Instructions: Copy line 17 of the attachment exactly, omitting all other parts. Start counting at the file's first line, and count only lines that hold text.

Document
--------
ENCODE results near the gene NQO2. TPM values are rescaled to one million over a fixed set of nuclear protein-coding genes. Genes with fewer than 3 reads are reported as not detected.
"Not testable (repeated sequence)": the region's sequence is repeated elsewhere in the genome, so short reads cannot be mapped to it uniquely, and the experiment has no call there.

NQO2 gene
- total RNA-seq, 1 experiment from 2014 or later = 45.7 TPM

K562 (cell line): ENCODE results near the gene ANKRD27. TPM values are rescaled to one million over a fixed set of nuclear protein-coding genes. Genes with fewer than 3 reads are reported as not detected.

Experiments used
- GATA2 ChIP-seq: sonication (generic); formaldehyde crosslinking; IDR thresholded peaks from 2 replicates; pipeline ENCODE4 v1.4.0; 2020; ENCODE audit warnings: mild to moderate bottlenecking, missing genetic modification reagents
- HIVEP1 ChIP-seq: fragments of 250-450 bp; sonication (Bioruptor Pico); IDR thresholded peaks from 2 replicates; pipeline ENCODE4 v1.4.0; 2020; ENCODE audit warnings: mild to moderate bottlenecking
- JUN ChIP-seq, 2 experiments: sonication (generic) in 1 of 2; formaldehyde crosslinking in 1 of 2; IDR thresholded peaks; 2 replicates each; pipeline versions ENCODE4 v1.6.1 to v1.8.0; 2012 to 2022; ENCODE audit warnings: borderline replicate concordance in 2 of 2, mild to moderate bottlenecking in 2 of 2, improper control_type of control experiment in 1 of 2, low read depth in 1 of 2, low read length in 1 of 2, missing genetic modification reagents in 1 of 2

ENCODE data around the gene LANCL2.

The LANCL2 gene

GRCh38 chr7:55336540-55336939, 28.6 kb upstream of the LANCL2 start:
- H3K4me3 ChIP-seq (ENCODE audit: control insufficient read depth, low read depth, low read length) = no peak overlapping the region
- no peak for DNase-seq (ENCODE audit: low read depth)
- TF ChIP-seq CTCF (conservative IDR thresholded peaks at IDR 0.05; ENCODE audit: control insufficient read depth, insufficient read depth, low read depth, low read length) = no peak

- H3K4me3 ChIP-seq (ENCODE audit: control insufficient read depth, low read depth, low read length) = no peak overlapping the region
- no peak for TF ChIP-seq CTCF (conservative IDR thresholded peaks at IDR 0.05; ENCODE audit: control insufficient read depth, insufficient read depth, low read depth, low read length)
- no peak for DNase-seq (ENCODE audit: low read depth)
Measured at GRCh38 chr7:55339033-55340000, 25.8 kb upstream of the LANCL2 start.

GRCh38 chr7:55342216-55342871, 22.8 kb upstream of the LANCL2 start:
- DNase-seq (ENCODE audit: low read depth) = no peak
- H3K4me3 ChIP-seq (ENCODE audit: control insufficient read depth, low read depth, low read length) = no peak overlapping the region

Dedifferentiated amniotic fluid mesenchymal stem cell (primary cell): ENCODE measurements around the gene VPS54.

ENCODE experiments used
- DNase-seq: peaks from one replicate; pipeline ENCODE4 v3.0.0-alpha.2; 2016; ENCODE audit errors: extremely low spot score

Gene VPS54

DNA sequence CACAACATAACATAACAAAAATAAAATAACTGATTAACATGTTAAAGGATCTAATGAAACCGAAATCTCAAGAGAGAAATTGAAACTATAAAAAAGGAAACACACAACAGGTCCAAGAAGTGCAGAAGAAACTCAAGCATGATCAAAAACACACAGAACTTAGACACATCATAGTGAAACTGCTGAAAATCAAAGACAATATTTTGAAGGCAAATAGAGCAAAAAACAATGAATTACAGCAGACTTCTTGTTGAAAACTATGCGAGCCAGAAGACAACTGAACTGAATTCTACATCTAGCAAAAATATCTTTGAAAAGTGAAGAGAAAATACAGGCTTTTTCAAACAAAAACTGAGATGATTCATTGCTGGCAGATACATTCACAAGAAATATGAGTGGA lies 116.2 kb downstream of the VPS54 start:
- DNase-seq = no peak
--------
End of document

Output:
- no peak for TF ChIP-seq CTCF (conservative IDR thresholded peaks at IDR 0.05; ENCODE audit: control insufficient read depth, insufficient read depth, low read depth, low read length)